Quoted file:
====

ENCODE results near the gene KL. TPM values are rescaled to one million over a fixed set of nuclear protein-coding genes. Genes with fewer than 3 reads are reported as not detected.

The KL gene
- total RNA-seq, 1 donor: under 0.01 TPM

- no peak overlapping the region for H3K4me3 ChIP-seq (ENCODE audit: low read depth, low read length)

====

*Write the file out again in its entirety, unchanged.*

ENCODE results near the gene KL. TPM values are rescaled to one million over a fixed set of nuclear protein-coding genes. Genes with fewer than 3 reads are reported as not detected.

The KL gene
- total RNA-seq, 1 donor: under 0.01 TPM

- no peak overlapping the region for H3K4me3 ChIP-seq (ENCODE audit: low read depth, low read length)